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5 Dog Phobias and How to work with Them

A phobia or fear (a term used in clinical psychology) is a type of anxiety disorder, defined as a persistent fear of an object or situation in which a person tries to avoid. Like people same dogs may develop different types of phobias and fears in throughout their lives. They can develop fears when they are little puppies or they may exhibit fear of their owners. Here we have five types of common phobias that your dog may face and what can you do in order to help him.

#1- Loud Noises (thunders, storms, fireworks, etc.)

A thunderstorm rolls in and owners try to calm their dogs. Unfortunately, by doing that they are actually reinforcing the panic. A dog that is getting patted is receiving praise for being in a fear stage. The dog will probably assume that he should responde in the same way to all the loud noises. In order to stop this we have some good ways.

  • Stop the coddling! The dog needs to understand that this is not the appropriate respond to have.
  • You need to be calm and detached. Do not show signs of fear or any other reaction.
  • Redirect your dog’s fear in a positive manner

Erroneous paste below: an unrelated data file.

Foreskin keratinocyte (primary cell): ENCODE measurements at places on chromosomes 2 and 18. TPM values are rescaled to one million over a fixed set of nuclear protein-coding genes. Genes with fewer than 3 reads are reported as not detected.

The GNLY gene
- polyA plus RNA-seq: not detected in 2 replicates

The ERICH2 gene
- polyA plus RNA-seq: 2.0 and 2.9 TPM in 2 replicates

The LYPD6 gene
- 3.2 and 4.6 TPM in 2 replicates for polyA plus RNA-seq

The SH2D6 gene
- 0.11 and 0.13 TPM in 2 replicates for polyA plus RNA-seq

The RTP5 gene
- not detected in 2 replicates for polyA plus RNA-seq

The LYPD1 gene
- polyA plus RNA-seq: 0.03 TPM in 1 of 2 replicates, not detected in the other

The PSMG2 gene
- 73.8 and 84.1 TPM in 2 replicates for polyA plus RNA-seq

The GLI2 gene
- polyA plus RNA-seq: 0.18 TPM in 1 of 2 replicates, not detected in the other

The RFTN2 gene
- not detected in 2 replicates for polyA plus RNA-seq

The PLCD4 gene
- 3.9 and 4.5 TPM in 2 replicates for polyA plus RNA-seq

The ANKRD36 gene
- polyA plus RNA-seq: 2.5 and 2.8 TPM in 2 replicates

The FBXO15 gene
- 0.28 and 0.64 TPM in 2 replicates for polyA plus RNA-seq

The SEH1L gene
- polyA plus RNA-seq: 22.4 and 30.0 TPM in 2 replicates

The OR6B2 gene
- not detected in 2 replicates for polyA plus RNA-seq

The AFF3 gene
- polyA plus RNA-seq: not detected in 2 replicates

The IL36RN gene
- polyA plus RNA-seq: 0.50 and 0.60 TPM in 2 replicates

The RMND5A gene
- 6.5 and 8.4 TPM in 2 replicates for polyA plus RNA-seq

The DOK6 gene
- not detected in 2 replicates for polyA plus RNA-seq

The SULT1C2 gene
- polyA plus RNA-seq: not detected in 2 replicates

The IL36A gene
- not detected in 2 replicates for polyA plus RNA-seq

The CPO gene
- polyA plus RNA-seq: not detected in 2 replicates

• During a loud noise feed him with his favorite treat or play with him a game in order to get his mind thinking that loud noises are not so bad
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#2- Separation anxiety

Separation anxiety is very common for dogs. There are many dogs that do not like being away from their owners. There are cases in which dogs chew through walls, broke doors with their head causing bodily injuries. How you can prevent this?

  • Have 10 minutes of fetch in the yard
  • Have a 20 minute walk
  • Leave the radio or the TV open during you are missing for company. Some dogs like to hear voices or calming music.
  • If these are no helping then seek for help to a qualified dog trainer that is expert on behavioral issues.
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#3- Car Rides

The most common connection to a car ride phobia is the unpleasant destination.  For example, if you are planning to go to the vet, he probably will have anxiety of not wanting to get in the car. For a rescue dog, there is the fear that getting in the car might separate them from their pack. What can you do?

  • Try to make the car outings a positive experience
  • Put a soft blanket to rest
  • Give him some good  traits
  • Make the destination positive place

#4- Hats & sunglasses

Dogs are people decoders. If a dog does not like someone, there is a reason why he doesn’t. Someone who is approaching wearing a hat and sunglasses are not to be trusted and some dogs usually react by barging, lunging and nipping. If the person wants to interact with the dog you should ask him take off his hat and his sunglasses. Most of the times he will calm himself and decide if he wants to interact or not with the person.

What do you think?

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